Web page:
This article discusses the idea of the traditional advertising, a part of the promotional mix, being dead. Which leads to questions like will this same fate come about for other promotional tool, will we be able to stop it, should we stop it and how will we adapt to the changing communicaations enviroment.

 

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Richard Ott's comment, May 9, 2013 9:45 PM
THis is a great article....and i actually endorse the addition of the fifth 'P' of participation. With the growing popularity of social media i think the phrase "progressive rather than aggressive" is a good rule to follow. As we have discussed in class its all about engaging the consumer and providing stimulus to gain attention and build desire to gain audience attention.
Paras Chadha's comment, May 10, 2013 8:30 PM
Nice article Reuben! I liked the fact of using advertising as a tool for building up relationship with the customers rather than simply grabbing their attention. For a long-term perspective it is important for a brand to build a relationship with their customers to maintain stability in a highly competitive environment.
Rescooped by Reuben Bisley from Data Nerd's Corner
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The In-store Impact of Customer Analytics - Direct Marketing News

The In-store Impact of Customer Analytics - Direct Marketing News | Integrated Marketing Communications by Reuben | Scoop.it
Direct Marketing News
The In-store Impact of Customer Analytics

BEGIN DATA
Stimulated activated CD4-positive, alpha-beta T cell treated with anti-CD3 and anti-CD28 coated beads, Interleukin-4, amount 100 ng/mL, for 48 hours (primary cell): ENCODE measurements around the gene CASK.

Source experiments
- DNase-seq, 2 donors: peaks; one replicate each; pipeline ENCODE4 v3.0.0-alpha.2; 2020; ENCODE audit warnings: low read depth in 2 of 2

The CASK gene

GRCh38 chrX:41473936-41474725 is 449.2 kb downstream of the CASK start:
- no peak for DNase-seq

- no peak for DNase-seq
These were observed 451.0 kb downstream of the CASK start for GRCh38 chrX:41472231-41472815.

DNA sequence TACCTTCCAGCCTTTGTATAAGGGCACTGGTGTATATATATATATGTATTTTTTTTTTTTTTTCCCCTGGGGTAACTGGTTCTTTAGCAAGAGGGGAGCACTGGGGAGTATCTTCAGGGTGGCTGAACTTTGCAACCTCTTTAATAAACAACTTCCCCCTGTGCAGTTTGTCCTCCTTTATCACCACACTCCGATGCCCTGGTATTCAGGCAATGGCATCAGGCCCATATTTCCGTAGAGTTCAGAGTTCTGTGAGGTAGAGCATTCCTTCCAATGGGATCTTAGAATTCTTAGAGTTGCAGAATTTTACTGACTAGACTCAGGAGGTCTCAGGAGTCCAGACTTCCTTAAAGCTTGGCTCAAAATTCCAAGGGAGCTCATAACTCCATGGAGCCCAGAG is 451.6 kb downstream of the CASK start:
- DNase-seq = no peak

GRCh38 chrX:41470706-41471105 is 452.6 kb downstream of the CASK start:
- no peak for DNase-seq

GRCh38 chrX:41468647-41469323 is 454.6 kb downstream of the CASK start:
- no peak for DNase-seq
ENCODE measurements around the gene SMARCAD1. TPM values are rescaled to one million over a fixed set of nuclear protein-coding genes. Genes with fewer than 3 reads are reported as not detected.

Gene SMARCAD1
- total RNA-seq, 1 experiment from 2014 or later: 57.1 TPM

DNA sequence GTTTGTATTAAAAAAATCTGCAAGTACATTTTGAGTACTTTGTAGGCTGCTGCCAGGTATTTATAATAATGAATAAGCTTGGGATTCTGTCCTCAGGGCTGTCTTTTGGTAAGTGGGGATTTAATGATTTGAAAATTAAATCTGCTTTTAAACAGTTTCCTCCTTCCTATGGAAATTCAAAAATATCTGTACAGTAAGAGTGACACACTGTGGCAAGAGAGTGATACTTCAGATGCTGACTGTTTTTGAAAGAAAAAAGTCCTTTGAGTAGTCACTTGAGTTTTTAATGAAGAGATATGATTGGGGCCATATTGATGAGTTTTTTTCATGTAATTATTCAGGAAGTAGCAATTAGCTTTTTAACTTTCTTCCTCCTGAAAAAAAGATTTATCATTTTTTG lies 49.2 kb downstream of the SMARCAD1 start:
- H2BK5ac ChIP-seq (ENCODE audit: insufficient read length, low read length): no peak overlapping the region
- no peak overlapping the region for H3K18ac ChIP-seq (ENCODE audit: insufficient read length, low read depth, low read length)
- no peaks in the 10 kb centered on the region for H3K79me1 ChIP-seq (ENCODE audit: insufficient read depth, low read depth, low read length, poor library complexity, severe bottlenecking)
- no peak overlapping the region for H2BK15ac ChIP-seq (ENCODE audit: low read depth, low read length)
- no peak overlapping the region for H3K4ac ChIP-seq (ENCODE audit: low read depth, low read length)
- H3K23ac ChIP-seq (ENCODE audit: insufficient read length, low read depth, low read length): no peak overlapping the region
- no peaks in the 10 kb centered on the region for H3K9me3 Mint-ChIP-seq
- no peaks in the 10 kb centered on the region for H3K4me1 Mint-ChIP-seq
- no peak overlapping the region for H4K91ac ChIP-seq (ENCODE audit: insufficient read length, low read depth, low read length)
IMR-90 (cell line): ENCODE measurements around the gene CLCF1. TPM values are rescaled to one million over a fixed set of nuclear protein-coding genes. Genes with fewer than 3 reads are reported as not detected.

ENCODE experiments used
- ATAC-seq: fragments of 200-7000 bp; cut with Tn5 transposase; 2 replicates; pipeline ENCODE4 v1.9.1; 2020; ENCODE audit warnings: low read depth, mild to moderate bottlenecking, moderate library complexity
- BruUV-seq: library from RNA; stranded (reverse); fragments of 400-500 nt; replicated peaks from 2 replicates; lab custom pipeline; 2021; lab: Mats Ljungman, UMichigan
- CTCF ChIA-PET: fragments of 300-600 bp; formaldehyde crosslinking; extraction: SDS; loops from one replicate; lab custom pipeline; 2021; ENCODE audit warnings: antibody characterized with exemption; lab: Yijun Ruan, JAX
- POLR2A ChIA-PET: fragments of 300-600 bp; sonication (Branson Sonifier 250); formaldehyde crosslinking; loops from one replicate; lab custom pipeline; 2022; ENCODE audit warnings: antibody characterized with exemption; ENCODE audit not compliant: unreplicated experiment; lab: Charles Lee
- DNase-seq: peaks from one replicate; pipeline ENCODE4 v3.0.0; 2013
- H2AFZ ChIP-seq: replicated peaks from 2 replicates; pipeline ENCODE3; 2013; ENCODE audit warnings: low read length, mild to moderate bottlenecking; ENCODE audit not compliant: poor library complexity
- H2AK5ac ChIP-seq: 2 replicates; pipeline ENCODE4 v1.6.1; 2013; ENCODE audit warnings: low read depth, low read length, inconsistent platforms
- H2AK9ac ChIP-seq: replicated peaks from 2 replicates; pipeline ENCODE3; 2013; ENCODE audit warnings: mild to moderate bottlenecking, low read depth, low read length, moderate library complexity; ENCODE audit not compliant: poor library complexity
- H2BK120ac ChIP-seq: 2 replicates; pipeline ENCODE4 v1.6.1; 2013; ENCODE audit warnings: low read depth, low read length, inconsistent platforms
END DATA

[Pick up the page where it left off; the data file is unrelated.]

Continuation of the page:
Direct Marketing News
Recently, Levi's' analytics revealed that 501s had become immensely popular in urban communities—which influenced Levi's messaging and stocking decisions.

Via Carla Gentry CSPO
Reuben Bisley's insight:

This article takes a look at how in store analytics can be used to interperate your customers and plays with a strategy for creating the direct marketing communications. Very relevant to business owners and marketers. The article then goes on to talk about the short comings of the analytics program.

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Crystal Ma's comment, May 8, 2013 8:37 PM
Levi Strauss & Co is a example for impact of customer analysis, it said Levi's' analytics revealed that 501s had become immensely popular in urban communities—which influenced Levi's messaging and stocking decisions.When retailers build a digital strategy, they need to think about more than just collecting information on a channel-by-channel basis, Analytics allowed Levi's to tailor its marketing to the right demographic, and its inventory to the right outlets.
Rakesh Kanji's curator insight, May 9, 2013 5:46 PM

This article was great in explaining the importance of data analysis and strategising. A product like levis 501 jeans sells at department stores for $40 and other stores for upward of $500. Consumer behavious must be well researched to choose where the jeans should be positioned in each seperate market it is in

Richard Ott's comment, May 9, 2013 9:49 PM
THis is similar to an article i posted on the importance of getting the right data. All companies need acurate information to aid in targeting the right market segments. Databases are also used to evaluate the success or failure of media campaigns and acurate timely data is crucial to prevent overinvestment of scarce resources (ie time and money) into segments that are unprofitable!
Rescooped by Reuben Bisley from Public Relations & Social Media Insight
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Metrics to Determine Social Media Value to Bottom Line | Social Media Today